Tale of 10000

A Guide to Personal Finance and the Workplace.

By , Staff writer of The Christian Science Monitor

Just a number!?!?

Last week, the folks in the know barely knew how to deal with a Dow at 10000. They wanted to say "milestone," but then went to great lengths to say it's no big deal ... lots of comment about "just another number."

To which I say - and I believe I am quoting immortal words of the Bard, here - Puh!

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It's just another number in the same way that a million bucks is just another sum of money. Maybe it is compared with $999,999, but it's still a tidy pile o' bucks. And it's a lot wealthier than $900,000 in much the same way that Dow 10000 is miles richer than 9000.

It's more than just a number.

Here's a point of reference. Back in 1990, the Nikkei 225, Tokyo's main stock market index, sat perched at 38,000, and for the Dow - mired around 2700 - 3000 looked like a pipe dream.

Japan Inc. moved through global financial currents like some unsinkable dreadnought. And the US business community was sinking into a recession.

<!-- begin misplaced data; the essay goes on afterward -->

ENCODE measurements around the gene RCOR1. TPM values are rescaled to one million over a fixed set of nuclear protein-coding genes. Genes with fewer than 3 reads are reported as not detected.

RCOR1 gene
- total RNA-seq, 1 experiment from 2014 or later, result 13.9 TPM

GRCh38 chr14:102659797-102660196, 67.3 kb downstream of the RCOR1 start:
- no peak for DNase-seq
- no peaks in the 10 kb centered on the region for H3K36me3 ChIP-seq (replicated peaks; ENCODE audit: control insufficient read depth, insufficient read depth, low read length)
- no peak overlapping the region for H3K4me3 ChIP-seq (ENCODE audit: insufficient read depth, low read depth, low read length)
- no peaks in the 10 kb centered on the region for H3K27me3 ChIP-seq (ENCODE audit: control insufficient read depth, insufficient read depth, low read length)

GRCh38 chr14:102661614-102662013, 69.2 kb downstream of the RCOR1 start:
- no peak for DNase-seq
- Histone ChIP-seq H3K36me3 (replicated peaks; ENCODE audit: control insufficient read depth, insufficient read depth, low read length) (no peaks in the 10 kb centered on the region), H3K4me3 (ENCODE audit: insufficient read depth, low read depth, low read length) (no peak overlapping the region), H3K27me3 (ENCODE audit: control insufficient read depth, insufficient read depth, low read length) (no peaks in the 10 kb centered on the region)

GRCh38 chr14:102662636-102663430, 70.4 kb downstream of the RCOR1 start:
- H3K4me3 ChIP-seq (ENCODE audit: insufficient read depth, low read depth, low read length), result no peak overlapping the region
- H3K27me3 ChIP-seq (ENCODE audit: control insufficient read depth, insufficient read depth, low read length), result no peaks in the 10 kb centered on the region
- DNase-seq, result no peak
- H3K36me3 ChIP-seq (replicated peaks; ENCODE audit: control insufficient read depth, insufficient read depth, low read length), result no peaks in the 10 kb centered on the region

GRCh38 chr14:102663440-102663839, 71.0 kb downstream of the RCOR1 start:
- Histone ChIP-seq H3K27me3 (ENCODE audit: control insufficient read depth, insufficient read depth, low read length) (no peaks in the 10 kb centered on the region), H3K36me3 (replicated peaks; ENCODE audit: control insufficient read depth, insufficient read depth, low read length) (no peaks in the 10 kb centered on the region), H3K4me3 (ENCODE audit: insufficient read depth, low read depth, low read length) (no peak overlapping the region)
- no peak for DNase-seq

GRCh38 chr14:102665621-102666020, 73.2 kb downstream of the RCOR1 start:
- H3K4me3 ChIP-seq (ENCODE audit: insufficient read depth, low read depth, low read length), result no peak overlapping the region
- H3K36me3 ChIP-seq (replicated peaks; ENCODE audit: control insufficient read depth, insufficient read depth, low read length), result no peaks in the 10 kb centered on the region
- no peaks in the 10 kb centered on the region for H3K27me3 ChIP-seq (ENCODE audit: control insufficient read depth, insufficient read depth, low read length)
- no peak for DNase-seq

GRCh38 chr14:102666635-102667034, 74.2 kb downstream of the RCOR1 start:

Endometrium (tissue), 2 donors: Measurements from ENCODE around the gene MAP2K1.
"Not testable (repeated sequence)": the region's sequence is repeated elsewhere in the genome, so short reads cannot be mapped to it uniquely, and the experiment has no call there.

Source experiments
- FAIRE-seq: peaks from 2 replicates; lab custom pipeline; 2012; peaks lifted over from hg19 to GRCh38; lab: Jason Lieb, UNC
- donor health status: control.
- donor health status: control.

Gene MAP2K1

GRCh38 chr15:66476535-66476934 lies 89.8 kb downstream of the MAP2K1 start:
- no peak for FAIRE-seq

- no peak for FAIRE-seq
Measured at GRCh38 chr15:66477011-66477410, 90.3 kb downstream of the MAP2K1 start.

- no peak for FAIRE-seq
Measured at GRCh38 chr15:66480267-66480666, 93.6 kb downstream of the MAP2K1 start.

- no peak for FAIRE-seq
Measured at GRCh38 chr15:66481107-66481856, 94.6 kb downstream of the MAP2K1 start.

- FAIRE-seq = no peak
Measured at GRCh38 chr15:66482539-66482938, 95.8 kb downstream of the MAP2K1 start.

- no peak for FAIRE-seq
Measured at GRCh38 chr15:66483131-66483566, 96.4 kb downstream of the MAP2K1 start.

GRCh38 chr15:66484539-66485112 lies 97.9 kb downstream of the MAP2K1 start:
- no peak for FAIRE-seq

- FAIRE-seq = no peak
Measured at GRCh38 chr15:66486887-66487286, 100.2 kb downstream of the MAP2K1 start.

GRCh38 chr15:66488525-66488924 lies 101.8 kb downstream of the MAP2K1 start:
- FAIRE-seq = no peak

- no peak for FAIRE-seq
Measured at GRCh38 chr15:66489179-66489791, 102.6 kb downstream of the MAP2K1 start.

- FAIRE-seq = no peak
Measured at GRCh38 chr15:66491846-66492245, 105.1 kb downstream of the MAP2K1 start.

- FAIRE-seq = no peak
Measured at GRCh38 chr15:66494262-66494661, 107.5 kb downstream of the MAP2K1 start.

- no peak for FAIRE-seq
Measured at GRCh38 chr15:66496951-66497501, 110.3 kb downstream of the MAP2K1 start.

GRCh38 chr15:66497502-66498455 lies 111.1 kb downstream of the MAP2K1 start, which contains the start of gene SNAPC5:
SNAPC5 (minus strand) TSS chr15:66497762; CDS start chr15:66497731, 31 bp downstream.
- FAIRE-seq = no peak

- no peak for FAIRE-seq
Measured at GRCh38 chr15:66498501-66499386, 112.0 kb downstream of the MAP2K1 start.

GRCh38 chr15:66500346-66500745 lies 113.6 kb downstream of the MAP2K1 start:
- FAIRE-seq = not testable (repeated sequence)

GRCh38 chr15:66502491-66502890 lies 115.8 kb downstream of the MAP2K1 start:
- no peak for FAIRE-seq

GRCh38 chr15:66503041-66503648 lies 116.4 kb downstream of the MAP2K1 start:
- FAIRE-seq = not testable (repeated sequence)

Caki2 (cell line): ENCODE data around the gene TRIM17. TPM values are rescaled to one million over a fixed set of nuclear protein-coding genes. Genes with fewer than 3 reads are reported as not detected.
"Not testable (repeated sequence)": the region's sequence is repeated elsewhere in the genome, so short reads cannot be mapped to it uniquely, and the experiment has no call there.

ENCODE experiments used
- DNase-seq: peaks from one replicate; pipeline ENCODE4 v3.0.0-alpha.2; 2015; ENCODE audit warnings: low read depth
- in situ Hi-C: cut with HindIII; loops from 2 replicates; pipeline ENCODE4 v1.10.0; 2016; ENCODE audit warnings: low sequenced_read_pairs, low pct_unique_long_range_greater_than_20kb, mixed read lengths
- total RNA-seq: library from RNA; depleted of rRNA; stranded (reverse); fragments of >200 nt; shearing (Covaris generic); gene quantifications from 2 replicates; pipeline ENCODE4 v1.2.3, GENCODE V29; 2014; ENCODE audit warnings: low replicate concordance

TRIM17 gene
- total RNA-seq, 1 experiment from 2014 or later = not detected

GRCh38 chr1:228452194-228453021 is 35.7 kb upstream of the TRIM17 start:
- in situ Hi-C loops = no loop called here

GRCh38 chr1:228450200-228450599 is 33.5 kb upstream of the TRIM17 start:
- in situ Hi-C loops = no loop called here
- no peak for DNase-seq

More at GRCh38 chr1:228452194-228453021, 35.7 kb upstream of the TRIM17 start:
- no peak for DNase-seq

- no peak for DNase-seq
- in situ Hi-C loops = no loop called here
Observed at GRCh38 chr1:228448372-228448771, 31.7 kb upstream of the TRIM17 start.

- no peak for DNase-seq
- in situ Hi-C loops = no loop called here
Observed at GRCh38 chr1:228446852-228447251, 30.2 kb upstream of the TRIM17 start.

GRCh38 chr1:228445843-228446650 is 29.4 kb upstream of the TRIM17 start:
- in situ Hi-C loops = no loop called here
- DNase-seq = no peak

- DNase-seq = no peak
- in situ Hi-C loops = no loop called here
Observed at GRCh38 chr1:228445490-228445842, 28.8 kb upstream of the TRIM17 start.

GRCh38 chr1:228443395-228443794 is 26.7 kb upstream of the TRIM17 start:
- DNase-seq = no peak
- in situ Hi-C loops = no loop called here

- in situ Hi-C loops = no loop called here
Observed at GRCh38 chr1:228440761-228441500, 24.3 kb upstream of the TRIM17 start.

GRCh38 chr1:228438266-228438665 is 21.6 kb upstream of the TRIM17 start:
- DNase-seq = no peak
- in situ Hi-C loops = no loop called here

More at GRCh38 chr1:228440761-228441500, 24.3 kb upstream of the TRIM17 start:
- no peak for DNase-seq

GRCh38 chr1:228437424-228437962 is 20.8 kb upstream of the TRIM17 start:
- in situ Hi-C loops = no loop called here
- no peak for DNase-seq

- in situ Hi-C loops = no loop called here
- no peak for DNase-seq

But worlds have wobbled on their axes - a recession in Japan of unprecedented length, a record-breaking economic expansion in the US. The Dow has since more than tripled to break 10000. The Nikkei, having sunk recently near 13,000, has finally struggled back above 15,000.

It's a huge swing in numbers and fortunes, and it represents a triumph of dynamics. The US market has been left relatively free to expand and directly benefit a wide array of workers and investors. While Japan has been shackled by an Asian model that attempts to regulate markets to primarily benefit those in power.

So 10000 seems a confirmation that the US economic machine that carried the Dow through the "impossible" barriers of 7000, 8000, and 9000 is on the right path, and working.

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